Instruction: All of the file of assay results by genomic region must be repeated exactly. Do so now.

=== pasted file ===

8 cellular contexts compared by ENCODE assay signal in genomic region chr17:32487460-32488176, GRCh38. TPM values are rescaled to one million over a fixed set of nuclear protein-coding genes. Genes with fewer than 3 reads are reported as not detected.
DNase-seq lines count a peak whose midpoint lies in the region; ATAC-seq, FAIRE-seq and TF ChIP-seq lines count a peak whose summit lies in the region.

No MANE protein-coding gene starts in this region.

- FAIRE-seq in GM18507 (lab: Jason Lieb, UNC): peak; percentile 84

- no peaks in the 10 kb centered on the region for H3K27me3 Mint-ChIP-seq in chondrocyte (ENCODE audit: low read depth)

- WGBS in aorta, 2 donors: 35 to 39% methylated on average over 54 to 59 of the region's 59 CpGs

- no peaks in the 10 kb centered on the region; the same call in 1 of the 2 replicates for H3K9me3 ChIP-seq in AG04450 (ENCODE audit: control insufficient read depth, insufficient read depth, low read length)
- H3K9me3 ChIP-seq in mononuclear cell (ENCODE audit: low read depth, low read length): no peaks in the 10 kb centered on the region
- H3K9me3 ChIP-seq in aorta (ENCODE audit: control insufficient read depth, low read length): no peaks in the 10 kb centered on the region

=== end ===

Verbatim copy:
8 cellular contexts compared by ENCODE assay signal in genomic region chr17:32487460-32488176, GRCh38. TPM values are rescaled to one million over a fixed set of nuclear protein-coding genes. Genes with fewer than 3 reads are reported as not detected.
DNase-seq lines count a peak whose midpoint lies in the region; ATAC-seq, FAIRE-seq and TF ChIP-seq lines count a peak whose summit lies in the region.

No MANE protein-coding gene starts in this region.

- FAIRE-seq in GM18507 (lab: Jason Lieb, UNC): peak; percentile 84

- no peaks in the 10 kb centered on the region for H3K27me3 Mint-ChIP-seq in chondrocyte (ENCODE audit: low read depth)

- WGBS in aorta, 2 donors: 35 to 39% methylated on average over 54 to 59 of the region's 59 CpGs

- no peaks in the 10 kb centered on the region; the same call in 1 of the 2 replicates for H3K9me3 ChIP-seq in AG04450 (ENCODE audit: control insufficient read depth, insufficient read depth, low read length)
- H3K9me3 ChIP-seq in mononuclear cell (ENCODE audit: low read depth, low read length): no peaks in the 10 kb centered on the region
- H3K9me3 ChIP-seq in aorta (ENCODE audit: control insufficient read depth, low read length): no peaks in the 10 kb centered on the region